Trust. Brand confidence in 2018.
As a business, a customer’s trust is one of the hardest things to gain and the easiest to lose. In 2018, we’re constantly bombarded with emails in our inbox, images on our screens and paper through our doors – all for the latest and greatest product that is going to change your life. Who can we trust? How do we choose?
More than ever, consumers are feeling betrayed. Even the big companies are failing at this. First it was misplaced adverts on YouTube. Then leaked account details with AshleyMadison. More recently, Facebook has lost a lot of online followers because it’s users (understandably), just don’t trust what they are doing with our data.
Trust has always been at the forefront of business. In today’s world, sites like Trustpilot, Glassdoor and Tripadvisor are letting the public review your business unfiltered. Today’s customers can make their comments go viral via social media. One bad review can almost instantly be seen by thousands and can cost a company untold amounts in lost revenue. With this in mind, business owners have to be doing everything they can to earn and maintain trusted relationships with their customers.
It’s only right that customers have certain expectations. They expect the work you do/the service you provide to be completed at the best level you can, at the price you agreed. No one wants a substandard job, or an unexpected additional cost. Obviously, sometimes additional cost is unavoidable, it’s then your responsibility to negotiate this with the customer.
You order a drink at a local coffee shop. when it arrived, the price was 5% more than you expected, would you complain? Where is your threshold before you mention it? 10%, 15%? 50%? Arguably worse than this is if it goes unmentioned to the company. You leave and mention it to a friend, a colleague, a family member. This word of mouth could spread and before you know it, everyone knows the story of when they overcharged you 50p on a coffee. How you’re never going there again.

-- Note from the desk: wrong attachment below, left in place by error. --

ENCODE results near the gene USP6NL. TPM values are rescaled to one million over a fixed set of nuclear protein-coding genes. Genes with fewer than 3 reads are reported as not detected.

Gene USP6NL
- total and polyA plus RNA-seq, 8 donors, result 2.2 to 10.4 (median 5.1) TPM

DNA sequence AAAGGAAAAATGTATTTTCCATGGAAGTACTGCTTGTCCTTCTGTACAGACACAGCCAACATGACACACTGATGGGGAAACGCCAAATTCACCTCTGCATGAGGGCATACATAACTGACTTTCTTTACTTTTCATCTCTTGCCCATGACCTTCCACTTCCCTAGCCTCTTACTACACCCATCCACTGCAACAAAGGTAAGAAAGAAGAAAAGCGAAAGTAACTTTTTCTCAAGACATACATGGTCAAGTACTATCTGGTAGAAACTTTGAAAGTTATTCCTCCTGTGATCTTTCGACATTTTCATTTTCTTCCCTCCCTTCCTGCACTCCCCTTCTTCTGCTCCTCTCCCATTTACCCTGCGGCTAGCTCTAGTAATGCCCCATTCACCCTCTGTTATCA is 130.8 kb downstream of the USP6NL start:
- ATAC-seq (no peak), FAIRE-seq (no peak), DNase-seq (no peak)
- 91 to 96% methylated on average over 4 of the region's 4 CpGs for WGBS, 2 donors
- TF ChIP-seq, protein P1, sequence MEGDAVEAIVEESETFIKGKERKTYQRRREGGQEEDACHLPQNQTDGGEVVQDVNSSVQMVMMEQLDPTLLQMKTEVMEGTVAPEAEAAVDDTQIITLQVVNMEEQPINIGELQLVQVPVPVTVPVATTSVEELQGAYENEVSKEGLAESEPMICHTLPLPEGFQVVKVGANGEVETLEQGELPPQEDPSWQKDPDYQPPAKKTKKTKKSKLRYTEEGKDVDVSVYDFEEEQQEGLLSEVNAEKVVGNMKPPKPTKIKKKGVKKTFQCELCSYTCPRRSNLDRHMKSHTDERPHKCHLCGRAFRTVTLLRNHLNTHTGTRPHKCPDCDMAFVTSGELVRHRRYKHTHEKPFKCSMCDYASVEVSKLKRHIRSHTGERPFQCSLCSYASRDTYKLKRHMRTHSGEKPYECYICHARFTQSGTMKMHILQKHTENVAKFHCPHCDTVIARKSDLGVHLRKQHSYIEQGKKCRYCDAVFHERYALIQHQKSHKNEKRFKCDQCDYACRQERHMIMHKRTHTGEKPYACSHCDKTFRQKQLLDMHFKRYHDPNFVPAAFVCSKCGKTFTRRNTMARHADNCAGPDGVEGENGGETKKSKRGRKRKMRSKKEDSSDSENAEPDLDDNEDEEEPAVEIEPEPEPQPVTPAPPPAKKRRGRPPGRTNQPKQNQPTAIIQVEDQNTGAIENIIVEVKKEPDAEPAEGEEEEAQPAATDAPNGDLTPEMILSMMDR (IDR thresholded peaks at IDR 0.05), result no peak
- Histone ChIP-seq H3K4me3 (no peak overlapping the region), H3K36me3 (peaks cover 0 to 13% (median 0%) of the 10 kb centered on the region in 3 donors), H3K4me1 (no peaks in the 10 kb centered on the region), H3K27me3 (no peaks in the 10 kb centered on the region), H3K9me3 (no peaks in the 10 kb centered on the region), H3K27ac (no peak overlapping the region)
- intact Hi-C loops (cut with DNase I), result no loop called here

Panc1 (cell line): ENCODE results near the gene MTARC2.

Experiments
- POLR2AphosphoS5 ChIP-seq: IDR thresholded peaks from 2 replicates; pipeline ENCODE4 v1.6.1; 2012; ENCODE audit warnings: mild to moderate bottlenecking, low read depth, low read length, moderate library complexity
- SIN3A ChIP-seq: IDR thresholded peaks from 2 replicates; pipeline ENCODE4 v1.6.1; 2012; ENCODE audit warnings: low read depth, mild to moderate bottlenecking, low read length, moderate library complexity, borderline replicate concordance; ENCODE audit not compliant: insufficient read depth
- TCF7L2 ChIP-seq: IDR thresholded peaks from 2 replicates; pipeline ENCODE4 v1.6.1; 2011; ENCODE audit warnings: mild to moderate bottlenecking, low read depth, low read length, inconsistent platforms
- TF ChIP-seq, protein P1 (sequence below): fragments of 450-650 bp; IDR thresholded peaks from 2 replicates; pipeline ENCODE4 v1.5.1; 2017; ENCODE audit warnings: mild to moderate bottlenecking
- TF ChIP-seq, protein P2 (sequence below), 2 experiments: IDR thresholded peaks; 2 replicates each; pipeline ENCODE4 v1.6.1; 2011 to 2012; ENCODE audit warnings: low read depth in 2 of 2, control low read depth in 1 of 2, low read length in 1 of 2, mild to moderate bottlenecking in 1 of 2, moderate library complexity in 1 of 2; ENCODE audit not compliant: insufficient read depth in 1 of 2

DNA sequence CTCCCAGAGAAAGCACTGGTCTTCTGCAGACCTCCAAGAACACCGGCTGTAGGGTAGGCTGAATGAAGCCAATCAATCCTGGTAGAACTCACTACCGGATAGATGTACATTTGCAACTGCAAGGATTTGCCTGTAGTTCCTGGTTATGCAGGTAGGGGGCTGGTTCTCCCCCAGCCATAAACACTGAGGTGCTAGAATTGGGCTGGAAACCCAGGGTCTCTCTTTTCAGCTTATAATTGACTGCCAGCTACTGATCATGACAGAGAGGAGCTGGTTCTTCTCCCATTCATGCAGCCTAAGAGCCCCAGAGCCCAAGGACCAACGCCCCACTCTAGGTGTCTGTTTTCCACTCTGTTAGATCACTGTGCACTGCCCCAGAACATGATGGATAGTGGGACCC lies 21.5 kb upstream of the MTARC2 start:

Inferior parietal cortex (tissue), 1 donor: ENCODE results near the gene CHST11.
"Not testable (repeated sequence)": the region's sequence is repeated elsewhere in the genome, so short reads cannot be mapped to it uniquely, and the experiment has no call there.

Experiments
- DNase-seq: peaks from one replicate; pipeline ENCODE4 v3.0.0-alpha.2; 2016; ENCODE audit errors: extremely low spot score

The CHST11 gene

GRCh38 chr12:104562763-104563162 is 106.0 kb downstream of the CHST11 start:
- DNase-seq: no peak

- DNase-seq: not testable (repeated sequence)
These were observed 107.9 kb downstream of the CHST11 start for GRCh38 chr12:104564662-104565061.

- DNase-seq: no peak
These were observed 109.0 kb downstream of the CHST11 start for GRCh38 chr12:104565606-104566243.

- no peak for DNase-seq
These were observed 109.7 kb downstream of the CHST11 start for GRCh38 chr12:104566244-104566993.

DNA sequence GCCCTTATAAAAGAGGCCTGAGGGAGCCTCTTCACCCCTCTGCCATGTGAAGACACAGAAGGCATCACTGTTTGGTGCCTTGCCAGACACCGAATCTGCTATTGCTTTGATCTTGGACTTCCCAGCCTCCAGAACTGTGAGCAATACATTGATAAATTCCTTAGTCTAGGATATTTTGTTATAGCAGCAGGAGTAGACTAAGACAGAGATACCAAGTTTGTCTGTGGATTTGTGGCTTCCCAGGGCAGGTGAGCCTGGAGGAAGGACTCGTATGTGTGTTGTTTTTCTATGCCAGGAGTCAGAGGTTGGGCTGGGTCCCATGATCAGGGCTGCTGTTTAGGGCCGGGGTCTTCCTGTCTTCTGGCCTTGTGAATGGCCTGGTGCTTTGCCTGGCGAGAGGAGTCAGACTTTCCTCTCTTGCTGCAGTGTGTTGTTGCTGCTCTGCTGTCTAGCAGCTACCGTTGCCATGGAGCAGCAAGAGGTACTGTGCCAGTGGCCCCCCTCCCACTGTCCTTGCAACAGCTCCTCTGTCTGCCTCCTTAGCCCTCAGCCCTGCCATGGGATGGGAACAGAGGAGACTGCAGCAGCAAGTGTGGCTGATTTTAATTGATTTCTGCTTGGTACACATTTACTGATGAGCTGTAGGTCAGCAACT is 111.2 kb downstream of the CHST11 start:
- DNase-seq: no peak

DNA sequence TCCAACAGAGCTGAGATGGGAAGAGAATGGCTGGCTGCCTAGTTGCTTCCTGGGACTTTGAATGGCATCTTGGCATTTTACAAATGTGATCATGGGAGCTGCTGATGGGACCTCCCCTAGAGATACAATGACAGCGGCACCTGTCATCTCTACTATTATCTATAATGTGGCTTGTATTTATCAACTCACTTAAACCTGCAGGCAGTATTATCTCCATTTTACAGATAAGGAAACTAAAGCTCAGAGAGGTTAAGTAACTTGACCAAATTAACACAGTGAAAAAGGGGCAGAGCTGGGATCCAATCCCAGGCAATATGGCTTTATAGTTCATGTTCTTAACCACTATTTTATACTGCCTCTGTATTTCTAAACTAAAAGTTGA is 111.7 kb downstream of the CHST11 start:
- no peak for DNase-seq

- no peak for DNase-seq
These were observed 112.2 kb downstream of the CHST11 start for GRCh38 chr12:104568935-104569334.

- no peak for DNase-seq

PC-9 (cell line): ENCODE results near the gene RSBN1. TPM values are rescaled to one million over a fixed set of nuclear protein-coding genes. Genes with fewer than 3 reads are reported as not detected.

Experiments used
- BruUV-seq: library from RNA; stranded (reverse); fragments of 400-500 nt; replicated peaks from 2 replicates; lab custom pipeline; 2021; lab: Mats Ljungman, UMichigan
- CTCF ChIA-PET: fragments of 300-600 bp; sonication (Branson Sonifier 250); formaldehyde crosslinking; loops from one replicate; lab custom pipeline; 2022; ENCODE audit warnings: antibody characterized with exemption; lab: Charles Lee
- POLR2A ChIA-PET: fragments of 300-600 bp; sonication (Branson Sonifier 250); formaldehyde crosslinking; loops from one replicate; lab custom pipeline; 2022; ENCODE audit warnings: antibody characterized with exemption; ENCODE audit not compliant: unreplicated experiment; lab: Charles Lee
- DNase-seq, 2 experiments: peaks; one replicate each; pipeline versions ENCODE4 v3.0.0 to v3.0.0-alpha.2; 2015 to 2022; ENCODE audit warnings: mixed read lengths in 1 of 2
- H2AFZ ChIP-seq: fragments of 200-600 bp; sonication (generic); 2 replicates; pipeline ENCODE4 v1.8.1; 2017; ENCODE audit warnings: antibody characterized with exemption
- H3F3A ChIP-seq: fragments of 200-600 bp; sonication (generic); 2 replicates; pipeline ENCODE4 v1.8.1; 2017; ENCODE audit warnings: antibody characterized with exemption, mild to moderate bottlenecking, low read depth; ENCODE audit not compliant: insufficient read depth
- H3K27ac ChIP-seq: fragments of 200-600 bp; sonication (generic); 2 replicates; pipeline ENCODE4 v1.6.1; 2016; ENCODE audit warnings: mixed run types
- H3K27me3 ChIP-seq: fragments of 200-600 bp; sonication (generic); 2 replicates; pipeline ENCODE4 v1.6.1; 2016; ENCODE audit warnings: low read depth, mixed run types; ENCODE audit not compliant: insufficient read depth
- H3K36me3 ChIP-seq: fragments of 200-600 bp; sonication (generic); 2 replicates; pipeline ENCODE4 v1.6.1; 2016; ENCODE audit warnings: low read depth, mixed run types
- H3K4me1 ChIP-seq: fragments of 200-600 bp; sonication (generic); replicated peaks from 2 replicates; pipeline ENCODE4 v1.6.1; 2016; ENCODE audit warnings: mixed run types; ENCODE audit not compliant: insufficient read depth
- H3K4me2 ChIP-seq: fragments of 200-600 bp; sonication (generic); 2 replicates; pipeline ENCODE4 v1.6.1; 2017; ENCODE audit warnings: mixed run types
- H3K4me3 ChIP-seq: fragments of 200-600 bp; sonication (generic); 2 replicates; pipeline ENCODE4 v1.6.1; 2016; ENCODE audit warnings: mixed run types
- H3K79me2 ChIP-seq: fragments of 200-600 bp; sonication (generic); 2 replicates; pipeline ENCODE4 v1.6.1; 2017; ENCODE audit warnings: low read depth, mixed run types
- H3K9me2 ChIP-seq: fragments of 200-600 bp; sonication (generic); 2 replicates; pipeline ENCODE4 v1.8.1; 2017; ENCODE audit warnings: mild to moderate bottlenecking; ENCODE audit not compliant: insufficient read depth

Maybe your story is overheard on a bus. An office manager decides to look into the cost of their weekly catered coffee morning and realises that it would be cheaper to get it elsewhere. Their finance manager leaves a scathing review which gets picked up by a local facebook group. Suddenly, a tirade of abuse directed at the coffee shop forces them to make a statement about their rising costs, looking to justify their higher prices. One user looks into this and finds that recently the shop changed it’s main coffee supplier to a company that was recently involved in a workplace dispute about equal pay for it’s employees. This is not met well and before long, there’s a campaign to boycott the shop and it’s tyrannical, unethical owners!
Not an unlikely series of events. Now, the coffee shop has a bad reputation and a cloud of people, that were likely never even customers, all waiting to chastise it’s business for anything they class as unethical. Could this have been avoided? Of course. Had the coffee shop spoke with it’s customers, mentioned the rise in prices to stick with their current supplier and highlighted the inadequacies of the new supplier, there would likely be a lot less customer resistance when it came to that extra 50p on their morning caffeine.
More trust, more problems?
Some might argue that more trust in your brand can bring it’s own issues. With more trust comes more responsibility. Your business has an obligation to look after it’s reputation. No one wants to be associated with untrustworthiness, especially if they’re dealing with money!